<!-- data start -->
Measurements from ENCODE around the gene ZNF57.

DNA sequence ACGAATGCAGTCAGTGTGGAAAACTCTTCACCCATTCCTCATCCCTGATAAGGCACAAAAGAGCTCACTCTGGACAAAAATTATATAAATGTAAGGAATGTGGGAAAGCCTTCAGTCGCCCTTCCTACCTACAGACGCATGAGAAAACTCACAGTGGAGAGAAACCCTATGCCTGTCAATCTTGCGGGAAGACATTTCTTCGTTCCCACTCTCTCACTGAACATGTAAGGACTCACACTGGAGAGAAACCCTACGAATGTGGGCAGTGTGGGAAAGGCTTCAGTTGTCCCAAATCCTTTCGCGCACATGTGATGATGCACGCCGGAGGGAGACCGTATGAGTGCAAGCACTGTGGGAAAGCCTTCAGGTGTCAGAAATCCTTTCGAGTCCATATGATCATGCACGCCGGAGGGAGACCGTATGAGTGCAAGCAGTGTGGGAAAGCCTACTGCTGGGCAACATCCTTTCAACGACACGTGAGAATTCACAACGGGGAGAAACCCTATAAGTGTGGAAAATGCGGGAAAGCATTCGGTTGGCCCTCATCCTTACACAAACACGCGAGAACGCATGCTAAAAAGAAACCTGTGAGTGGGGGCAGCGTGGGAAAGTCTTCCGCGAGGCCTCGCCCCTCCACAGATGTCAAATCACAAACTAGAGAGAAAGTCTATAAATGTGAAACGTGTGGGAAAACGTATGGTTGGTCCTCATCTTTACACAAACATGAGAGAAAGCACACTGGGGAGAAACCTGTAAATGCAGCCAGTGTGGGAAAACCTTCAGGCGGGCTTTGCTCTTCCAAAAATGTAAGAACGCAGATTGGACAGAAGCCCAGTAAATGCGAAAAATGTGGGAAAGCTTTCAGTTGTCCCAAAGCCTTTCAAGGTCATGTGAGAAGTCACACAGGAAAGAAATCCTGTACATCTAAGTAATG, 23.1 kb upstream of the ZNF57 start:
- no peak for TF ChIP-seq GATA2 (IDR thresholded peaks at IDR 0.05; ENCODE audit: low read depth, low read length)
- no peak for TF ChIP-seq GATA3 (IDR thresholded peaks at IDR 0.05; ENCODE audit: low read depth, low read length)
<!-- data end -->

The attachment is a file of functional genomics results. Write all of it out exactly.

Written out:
Measurements from ENCODE around the gene ZNF57.

DNA sequence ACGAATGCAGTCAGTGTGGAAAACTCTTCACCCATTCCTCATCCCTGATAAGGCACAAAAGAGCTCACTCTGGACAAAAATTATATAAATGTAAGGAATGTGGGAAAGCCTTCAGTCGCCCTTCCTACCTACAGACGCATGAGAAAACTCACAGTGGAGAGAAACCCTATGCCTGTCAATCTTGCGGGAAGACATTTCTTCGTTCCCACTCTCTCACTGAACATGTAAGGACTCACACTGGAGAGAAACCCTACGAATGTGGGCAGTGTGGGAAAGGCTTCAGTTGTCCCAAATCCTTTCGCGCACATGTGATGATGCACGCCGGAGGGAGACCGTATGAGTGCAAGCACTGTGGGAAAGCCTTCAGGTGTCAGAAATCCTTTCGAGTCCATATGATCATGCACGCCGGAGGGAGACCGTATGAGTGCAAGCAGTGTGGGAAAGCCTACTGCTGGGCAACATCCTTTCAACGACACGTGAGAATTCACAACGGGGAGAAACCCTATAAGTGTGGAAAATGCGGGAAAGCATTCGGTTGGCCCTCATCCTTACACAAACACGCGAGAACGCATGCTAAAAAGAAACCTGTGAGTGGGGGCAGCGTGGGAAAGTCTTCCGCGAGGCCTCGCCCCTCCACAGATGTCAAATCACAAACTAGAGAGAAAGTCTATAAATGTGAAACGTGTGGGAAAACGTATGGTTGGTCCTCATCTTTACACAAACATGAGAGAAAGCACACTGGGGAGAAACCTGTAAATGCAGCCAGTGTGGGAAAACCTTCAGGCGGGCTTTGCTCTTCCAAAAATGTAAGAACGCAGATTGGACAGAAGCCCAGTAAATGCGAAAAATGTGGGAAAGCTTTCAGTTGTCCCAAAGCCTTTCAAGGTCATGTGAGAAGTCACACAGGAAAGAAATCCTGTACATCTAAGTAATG, 23.1 kb upstream of the ZNF57 start:
- no peak for TF ChIP-seq GATA2 (IDR thresholded peaks at IDR 0.05; ENCODE audit: low read depth, low read length)
- no peak for TF ChIP-seq GATA3 (IDR thresholded peaks at IDR 0.05; ENCODE audit: low read depth, low read length)